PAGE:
Three types of structural transmembrane components that are enriched at tight junctions include the IgG-like family of junctional adhesion molecules, the claudin, and occludin families of transmembrane proteins (Furuse and Tsukita 2006; Schneeberger and Lynch 2004). Regulation of the assembly, disassembly, and maintenance of tight junction structure are influenced by various physiological and pathological stimuli that activate several kinases, including protein kinase C, mitogen-activated protein kinases (MAPK), myosin light chain kinase, and the Rho family of small GTPases (Ulluwishewa et al. 2011). In general, the activation of protein kinase phosphorylates tight junction protein, leading to alterations of barrier integrity and permeability. It should be noted that the results from different research groups are not always consistent and need further clarification (Findley and Koval 2009). Although the beneficial effect of Gln on intestinal health was documented in the 1990s (Deniel et al. 2007), the regulation of tight junction protein by Gln was reported only in recent years. Gln deprivation or inhibition of Gln synthetase led to significant decreases in transepithelial resistance, an increased permeability, as well as reduced tight junction proteins, claudin-1 and occludin in Caco-2 cells, a classic human cell line model for gut barrier function (DeMarco et al. 2003; Li et al. 2004). Importantly, the dysfunction of gut barrier function can be rescued by Gln addition (DeMarco et al. 2003). Mechanistically, Gln deprivation up-regulates the PI3K/AKT pathway, which, in turn, reduces the abundance of tight junction protein claudin-1, resulting in barrier function breakdown (Li and Neu 2009). It is unknown whether rates of claudin-1 synthesis, degradation, or both processes are affected in the gut. These observations suggest that Gln can directly or indirectly function as regulator of signal pathways associated with gut function. In addition, the protective effect of Gln on tight junction protein is also observed under stress response. For example, it has been reported that Gln prevented the acetaldehyde (a carcinogenic metabolite of ethanol)-induced increase in permeability to endotoxin by ameliorating the disruption of tight junction, adherence junction, and redistributing the tight junction proteins, ZO-1, occludin, E-cadherin, and β-catenin from the intracellular junction complex in Caco-2 cell monolayer (Basuroy et al. 2005; Seth et al. 2004), indicating a therapeutic potential of Gln on carcinoma progression. It should be noted that several lines of studies indicated that endogenous Gln synthesis by Gln synthetase is critical for the beneficial effect on protein expression of tight junction in human Caco-2 monolayer (DeMarco et al. 2003; Li and Neu 2009). However, in our recent study, we found that deprivation of Gln decreased monolayer transepithelial resistance which can be reversed by the provision of Gln to the culture medium in the absence of the Gln synthetase inhibitor in intestinal porcine epithelial cells. This suggests that the amount of endogenous Gln synthesized by Gln synthetase is much less than that of the Caco-2 cells used in the previous study (DeMarco et al. 2003; Li and Neu 2009). Indeed, Gln synthetase activity is negligible in enterocytes of neonatal pigs (Haynes et al. 2009) and lactating sows (Li et al. 2009). Another reason for this discrepancy might be due to metabolic, genetic, or epigenetic differences between cancer cells and normal intestinal epithelial cells (Meadows et al. 2008). In a recent study, Noth and his colleague demonstrated that oral Gln supplementation ameliorated intestinal permeability dysfunction as shown by increased occludin expression, reduced gastrointestinal permeability and reduced apoptotic cells in the crypt (Noth et al. 2013). All these in vivo and in vitro data suggest an important role for tight junction in the maintenance of gut function. Regulation of tight junction proteins by Gln is responsible, at least partially, for the beneficial effect of Gln on gut barrier function in humans and animals.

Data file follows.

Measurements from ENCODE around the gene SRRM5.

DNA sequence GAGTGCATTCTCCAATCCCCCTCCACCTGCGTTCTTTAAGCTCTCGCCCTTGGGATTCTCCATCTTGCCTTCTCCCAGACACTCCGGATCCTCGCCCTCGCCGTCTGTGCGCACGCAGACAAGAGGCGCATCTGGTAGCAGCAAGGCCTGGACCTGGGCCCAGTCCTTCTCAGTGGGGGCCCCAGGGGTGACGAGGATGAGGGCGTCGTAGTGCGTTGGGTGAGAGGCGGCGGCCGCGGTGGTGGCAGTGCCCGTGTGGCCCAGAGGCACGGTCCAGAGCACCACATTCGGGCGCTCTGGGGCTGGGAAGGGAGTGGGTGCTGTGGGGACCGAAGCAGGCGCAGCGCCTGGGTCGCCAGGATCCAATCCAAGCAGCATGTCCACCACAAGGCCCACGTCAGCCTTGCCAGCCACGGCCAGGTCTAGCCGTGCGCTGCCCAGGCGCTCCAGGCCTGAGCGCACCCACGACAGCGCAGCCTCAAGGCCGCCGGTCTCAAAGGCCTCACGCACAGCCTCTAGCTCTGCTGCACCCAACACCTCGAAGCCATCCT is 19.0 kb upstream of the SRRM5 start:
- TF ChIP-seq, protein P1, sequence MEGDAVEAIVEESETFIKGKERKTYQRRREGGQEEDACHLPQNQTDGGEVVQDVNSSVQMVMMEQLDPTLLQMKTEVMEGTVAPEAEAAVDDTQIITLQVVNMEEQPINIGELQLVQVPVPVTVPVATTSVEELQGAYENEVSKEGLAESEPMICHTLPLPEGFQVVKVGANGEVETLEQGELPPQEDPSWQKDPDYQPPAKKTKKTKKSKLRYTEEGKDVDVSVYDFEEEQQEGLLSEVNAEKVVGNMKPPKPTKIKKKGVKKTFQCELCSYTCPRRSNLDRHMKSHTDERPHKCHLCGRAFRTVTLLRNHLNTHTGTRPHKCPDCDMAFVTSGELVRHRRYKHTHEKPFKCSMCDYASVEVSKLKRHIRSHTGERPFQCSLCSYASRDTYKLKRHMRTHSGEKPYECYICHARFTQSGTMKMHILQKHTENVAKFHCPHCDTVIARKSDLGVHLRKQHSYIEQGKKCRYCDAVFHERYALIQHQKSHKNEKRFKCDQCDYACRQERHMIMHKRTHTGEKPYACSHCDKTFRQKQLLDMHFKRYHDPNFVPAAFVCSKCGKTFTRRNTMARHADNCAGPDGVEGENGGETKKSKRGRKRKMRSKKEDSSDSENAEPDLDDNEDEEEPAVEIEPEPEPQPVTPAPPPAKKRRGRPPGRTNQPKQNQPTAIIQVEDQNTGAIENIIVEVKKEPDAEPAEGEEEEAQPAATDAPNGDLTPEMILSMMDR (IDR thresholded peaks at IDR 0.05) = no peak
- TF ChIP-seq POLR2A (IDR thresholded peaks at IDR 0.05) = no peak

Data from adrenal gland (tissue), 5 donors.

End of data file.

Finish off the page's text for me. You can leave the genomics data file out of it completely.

Gln and stress response